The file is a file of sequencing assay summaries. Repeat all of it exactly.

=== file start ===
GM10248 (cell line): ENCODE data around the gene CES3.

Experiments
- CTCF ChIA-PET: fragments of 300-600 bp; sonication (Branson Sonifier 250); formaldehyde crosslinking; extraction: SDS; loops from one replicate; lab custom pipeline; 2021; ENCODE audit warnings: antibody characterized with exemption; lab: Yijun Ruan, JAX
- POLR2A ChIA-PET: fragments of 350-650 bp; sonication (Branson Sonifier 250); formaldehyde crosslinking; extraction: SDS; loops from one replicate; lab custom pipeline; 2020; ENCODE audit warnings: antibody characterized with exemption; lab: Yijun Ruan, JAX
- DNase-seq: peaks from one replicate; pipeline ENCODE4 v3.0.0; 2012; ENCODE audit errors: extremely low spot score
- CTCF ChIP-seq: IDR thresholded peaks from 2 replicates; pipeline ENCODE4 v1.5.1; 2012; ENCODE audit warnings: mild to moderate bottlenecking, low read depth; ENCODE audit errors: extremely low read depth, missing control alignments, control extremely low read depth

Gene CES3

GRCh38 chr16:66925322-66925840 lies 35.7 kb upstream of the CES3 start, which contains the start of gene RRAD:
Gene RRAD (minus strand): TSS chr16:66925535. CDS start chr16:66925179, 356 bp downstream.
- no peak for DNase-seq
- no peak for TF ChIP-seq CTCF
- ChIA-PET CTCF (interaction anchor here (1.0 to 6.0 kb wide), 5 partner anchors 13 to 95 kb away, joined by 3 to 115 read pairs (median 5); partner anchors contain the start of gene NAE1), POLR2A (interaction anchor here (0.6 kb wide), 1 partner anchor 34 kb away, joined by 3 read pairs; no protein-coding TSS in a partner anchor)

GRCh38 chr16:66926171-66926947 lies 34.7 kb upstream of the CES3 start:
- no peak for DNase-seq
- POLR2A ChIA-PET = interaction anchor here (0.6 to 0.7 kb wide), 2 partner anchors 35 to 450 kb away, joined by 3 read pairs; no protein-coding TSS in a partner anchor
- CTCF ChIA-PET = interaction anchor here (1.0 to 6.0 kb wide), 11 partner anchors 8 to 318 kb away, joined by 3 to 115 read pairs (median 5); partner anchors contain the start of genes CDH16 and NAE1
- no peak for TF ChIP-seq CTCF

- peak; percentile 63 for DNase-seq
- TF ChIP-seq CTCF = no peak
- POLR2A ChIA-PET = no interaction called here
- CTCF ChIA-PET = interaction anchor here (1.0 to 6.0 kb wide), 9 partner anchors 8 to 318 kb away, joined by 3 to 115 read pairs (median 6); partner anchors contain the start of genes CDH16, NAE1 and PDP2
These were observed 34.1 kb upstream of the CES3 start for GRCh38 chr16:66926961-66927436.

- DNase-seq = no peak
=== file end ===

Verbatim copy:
GM10248 (cell line): ENCODE data around the gene CES3.

Experiments
- CTCF ChIA-PET: fragments of 300-600 bp; sonication (Branson Sonifier 250); formaldehyde crosslinking; extraction: SDS; loops from one replicate; lab custom pipeline; 2021; ENCODE audit warnings: antibody characterized with exemption; lab: Yijun Ruan, JAX
- POLR2A ChIA-PET: fragments of 350-650 bp; sonication (Branson Sonifier 250); formaldehyde crosslinking; extraction: SDS; loops from one replicate; lab custom pipeline; 2020; ENCODE audit warnings: antibody characterized with exemption; lab: Yijun Ruan, JAX
- DNase-seq: peaks from one replicate; pipeline ENCODE4 v3.0.0; 2012; ENCODE audit errors: extremely low spot score
- CTCF ChIP-seq: IDR thresholded peaks from 2 replicates; pipeline ENCODE4 v1.5.1; 2012; ENCODE audit warnings: mild to moderate bottlenecking, low read depth; ENCODE audit errors: extremely low read depth, missing control alignments, control extremely low read depth

Gene CES3

GRCh38 chr16:66925322-66925840 lies 35.7 kb upstream of the CES3 start, which contains the start of gene RRAD:
Gene RRAD (minus strand): TSS chr16:66925535. CDS start chr16:66925179, 356 bp downstream.
- no peak for DNase-seq
- no peak for TF ChIP-seq CTCF
- ChIA-PET CTCF (interaction anchor here (1.0 to 6.0 kb wide), 5 partner anchors 13 to 95 kb away, joined by 3 to 115 read pairs (median 5); partner anchors contain the start of gene NAE1), POLR2A (interaction anchor here (0.6 kb wide), 1 partner anchor 34 kb away, joined by 3 read pairs; no protein-coding TSS in a partner anchor)

GRCh38 chr16:66926171-66926947 lies 34.7 kb upstream of the CES3 start:
- no peak for DNase-seq
- POLR2A ChIA-PET = interaction anchor here (0.6 to 0.7 kb wide), 2 partner anchors 35 to 450 kb away, joined by 3 read pairs; no protein-coding TSS in a partner anchor
- CTCF ChIA-PET = interaction anchor here (1.0 to 6.0 kb wide), 11 partner anchors 8 to 318 kb away, joined by 3 to 115 read pairs (median 5); partner anchors contain the start of genes CDH16 and NAE1
- no peak for TF ChIP-seq CTCF

- peak; percentile 63 for DNase-seq
- TF ChIP-seq CTCF = no peak
- POLR2A ChIA-PET = no interaction called here
- CTCF ChIA-PET = interaction anchor here (1.0 to 6.0 kb wide), 9 partner anchors 8 to 318 kb away, joined by 3 to 115 read pairs (median 6); partner anchors contain the start of genes CDH16, NAE1 and PDP2
These were observed 34.1 kb upstream of the CES3 start for GRCh38 chr16:66926961-66927436.

- DNase-seq = no peak